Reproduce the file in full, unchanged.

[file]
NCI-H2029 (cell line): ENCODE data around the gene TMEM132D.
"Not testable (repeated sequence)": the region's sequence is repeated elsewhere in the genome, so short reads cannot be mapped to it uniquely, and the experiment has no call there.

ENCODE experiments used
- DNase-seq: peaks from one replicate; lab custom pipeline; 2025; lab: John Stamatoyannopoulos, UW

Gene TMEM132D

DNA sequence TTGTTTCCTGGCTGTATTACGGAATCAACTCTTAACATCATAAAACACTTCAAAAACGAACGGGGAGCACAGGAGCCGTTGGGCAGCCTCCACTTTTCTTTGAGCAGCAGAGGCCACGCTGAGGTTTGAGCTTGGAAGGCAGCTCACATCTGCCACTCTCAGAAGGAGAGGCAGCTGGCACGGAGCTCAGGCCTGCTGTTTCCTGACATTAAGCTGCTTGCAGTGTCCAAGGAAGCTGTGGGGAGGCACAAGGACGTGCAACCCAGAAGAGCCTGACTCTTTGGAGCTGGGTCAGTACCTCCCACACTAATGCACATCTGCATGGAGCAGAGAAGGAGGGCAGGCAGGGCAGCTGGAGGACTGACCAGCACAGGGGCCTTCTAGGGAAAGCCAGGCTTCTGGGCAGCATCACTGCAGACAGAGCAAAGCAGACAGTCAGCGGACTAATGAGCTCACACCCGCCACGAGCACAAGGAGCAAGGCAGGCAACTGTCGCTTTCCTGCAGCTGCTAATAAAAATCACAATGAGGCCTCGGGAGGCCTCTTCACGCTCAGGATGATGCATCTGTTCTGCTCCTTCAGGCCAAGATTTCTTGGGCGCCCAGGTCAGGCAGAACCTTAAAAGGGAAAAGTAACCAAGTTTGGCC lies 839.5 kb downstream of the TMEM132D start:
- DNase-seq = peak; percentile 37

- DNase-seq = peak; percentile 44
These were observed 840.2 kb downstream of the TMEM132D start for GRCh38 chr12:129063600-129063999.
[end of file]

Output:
NCI-H2029 (cell line): ENCODE data around the gene TMEM132D.
"Not testable (repeated sequence)": the region's sequence is repeated elsewhere in the genome, so short reads cannot be mapped to it uniquely, and the experiment has no call there.

ENCODE experiments used
- DNase-seq: peaks from one replicate; lab custom pipeline; 2025; lab: John Stamatoyannopoulos, UW

Gene TMEM132D

DNA sequence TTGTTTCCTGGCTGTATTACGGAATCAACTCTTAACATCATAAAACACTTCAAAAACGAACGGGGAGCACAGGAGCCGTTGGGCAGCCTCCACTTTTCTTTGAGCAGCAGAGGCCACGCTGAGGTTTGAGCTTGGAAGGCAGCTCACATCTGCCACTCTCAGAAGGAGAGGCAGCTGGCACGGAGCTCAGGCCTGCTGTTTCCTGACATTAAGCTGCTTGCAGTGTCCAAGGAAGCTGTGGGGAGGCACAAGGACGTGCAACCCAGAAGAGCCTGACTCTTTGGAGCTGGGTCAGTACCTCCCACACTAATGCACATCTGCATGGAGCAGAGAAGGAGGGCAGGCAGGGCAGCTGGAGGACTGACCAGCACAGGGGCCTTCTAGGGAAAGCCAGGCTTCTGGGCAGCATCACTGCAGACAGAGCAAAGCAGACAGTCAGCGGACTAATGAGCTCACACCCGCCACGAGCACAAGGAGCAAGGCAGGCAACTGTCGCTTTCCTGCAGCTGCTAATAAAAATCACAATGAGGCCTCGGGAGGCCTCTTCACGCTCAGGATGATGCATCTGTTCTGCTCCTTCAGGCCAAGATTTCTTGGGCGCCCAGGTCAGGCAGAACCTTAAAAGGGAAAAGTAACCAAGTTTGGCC lies 839.5 kb downstream of the TMEM132D start:
- DNase-seq = peak; percentile 37

- DNase-seq = peak; percentile 44
These were observed 840.2 kb downstream of the TMEM132D start for GRCh38 chr12:129063600-129063999.